Lethbridge’s 1st Stop the Bleed kit now at Enmax Centre

Click to play video: 'Lethbridge hoping to save lives 1 medical kit at a time'
Lethbridge hoping to save lives 1 medical kit at a time
A special medical kit is now at the Enmax Centre and it's much more than your basic box of first aid supplies. The goal of the project is to save lives. And, as Micah Quintin reports, a demonstration was held to show how helpful it can be in an emergency – Mar 25, 2024

Lethbridge Fire & Emergency Services has partnered with Enmax Centre staff and the Lethbridge Hurricanes to provide in-depth training on how to use life-saving equipment that includes hemostatic dressings to prevent fatal bleeding.

“The exciting thing about the medication that we use, it actually enhances clotting factors by 10 times,” says Lethbridge Police Chief Greg Adair.

Stop the Bleed is a medical kit as well as a public awareness campaign. It was launched in the wake of the Sandy Hook Elementary School shooting in the U.S. A shooter opened fire and killed 26 students.

Click to play video: '‘Stop the Bleed’ kicks off at Chinook Regional Hospital'
‘Stop the Bleed’ kicks off at Chinook Regional Hospital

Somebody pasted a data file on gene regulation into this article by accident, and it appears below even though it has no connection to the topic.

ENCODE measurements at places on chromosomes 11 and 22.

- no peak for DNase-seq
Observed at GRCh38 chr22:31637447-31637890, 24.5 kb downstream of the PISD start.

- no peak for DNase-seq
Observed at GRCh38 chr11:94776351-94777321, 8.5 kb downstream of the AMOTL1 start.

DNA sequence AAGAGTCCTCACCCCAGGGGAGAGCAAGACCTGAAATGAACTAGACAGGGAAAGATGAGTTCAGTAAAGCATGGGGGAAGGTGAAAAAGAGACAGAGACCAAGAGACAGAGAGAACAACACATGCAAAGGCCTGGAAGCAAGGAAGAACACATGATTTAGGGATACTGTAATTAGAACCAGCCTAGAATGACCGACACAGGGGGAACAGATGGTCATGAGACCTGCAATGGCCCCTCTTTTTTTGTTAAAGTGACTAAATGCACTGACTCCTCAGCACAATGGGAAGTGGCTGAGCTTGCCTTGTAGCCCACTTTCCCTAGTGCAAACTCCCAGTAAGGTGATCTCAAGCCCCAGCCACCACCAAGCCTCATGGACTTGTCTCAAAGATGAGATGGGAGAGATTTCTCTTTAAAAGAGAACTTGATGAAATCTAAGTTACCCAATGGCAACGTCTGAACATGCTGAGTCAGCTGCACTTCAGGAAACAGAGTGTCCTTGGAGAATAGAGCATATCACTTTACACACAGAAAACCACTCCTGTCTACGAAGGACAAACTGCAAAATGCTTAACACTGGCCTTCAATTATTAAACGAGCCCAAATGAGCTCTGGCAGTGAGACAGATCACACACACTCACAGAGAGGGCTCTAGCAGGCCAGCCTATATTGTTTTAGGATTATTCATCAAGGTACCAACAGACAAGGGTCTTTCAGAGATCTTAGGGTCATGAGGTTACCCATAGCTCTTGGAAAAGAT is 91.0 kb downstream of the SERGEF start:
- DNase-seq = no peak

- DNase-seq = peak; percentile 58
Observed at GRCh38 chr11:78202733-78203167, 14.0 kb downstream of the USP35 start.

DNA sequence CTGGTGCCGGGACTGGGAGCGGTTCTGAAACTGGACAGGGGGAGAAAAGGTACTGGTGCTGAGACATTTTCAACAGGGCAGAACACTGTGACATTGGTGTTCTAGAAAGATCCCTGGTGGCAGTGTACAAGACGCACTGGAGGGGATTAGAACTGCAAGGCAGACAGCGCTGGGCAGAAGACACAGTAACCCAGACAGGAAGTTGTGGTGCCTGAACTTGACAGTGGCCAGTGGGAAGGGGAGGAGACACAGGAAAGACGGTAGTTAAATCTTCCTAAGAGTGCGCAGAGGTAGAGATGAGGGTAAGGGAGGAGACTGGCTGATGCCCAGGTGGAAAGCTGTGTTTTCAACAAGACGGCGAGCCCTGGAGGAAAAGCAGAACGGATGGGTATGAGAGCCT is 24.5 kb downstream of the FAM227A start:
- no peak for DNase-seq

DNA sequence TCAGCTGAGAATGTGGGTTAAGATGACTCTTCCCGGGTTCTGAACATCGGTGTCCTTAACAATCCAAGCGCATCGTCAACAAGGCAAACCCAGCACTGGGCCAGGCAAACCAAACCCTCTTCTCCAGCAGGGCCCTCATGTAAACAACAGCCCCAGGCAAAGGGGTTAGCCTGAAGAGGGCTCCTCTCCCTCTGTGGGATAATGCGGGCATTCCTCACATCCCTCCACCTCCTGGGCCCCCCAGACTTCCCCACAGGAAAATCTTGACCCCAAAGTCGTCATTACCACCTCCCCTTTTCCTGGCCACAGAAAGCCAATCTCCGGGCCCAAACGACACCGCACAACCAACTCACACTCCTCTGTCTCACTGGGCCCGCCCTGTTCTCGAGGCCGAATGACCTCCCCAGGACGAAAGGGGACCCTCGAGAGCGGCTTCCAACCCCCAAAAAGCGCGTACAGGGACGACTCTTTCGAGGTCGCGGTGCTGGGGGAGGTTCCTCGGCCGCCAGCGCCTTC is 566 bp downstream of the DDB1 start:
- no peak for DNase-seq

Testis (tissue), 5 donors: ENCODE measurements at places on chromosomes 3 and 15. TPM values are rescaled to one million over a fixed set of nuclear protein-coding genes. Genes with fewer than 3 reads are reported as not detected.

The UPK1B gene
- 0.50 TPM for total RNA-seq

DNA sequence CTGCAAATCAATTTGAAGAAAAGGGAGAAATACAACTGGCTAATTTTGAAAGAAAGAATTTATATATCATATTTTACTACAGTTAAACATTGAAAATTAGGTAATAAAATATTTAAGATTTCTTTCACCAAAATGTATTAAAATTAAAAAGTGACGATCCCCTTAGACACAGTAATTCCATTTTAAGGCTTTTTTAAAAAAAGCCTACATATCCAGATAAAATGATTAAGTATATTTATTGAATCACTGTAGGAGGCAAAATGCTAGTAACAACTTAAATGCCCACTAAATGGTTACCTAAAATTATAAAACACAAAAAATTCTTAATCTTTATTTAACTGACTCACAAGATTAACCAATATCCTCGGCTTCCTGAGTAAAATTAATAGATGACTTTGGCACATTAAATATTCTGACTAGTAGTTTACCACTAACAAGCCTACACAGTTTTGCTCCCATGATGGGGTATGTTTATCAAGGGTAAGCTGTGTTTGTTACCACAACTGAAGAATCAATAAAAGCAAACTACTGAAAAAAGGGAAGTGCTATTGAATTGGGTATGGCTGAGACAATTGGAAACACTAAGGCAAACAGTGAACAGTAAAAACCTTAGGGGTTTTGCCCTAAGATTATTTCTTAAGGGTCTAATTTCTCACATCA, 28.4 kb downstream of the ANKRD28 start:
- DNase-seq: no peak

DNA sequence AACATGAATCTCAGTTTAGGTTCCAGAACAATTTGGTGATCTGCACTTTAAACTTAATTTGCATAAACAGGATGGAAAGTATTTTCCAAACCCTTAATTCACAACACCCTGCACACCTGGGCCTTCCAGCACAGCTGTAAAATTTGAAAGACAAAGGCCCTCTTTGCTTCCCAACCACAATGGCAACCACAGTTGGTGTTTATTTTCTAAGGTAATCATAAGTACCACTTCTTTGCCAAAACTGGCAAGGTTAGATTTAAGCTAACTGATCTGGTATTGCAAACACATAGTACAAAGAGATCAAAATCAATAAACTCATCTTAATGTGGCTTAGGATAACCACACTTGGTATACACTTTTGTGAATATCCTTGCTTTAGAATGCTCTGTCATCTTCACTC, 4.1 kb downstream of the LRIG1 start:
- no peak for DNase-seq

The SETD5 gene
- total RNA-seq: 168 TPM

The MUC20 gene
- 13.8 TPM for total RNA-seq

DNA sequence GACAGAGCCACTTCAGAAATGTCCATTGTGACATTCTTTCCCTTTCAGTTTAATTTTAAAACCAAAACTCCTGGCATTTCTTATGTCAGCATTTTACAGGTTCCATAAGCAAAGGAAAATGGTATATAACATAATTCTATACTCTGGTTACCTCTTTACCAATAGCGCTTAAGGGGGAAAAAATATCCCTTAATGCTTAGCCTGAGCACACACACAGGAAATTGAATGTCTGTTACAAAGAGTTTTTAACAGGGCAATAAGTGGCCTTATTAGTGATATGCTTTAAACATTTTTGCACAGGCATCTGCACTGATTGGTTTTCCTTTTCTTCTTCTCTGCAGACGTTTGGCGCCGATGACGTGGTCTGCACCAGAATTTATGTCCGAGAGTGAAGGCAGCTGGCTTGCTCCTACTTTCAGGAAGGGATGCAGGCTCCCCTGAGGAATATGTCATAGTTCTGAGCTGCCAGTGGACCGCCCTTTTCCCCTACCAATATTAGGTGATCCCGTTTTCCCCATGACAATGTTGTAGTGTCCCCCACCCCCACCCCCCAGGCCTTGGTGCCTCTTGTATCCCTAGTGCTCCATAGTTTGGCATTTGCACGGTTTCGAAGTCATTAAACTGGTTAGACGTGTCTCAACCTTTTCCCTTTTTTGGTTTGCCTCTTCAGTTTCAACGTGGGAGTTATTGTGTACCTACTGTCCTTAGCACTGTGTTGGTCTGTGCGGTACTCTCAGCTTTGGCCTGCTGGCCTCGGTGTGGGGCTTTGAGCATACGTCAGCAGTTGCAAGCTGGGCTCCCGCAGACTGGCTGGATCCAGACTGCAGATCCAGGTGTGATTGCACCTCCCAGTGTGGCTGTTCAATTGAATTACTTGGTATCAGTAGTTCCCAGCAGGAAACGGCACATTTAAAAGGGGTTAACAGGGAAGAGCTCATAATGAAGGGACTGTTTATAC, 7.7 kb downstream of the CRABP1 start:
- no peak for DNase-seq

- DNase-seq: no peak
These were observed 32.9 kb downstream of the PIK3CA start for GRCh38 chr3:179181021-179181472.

Late last year, Adam Johnson, an American former NHL player died when a skate slashed his neck during a game in the U.K.

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Staff with the Hurricanes say this kit is a valuable tool to have should a similar incident occur.

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“All of us staff members were up here a few weeks ago doing the same demos,” said Hurricanes Assistant Coach Matt Anholt. “And players — we’ve talked to them about it and we’ve showed them the new machine.”

Click to play video: 'How to ensure the in-game safety of athletes'
How to ensure the in-game safety of athletes

CPR was part of the demonstration and instruction.

The new kit is now installed in the hallway right next to the Hurricanes’ dressing room.

Staff with Chinook Regional Hospital say the equipment is vital for training people who might not have any experience dealing with serious emergencies.

“When people see blood — and especially lots of it on an ice surface — it’s shocking and people panic,” said Dr. Kirstin Derdall, the department head of anesthesia at the hospital.

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“But with a little bit of training and education, apply pressure, put the dressing on, put a tourniquet on. Three kind of simple steps.

“If people can keep those three simple things in mind, it’s going to make a huge difference,” Derdall said.

The city plans to bring in kits to different facilities in the future including schools and post-secondary institutions.

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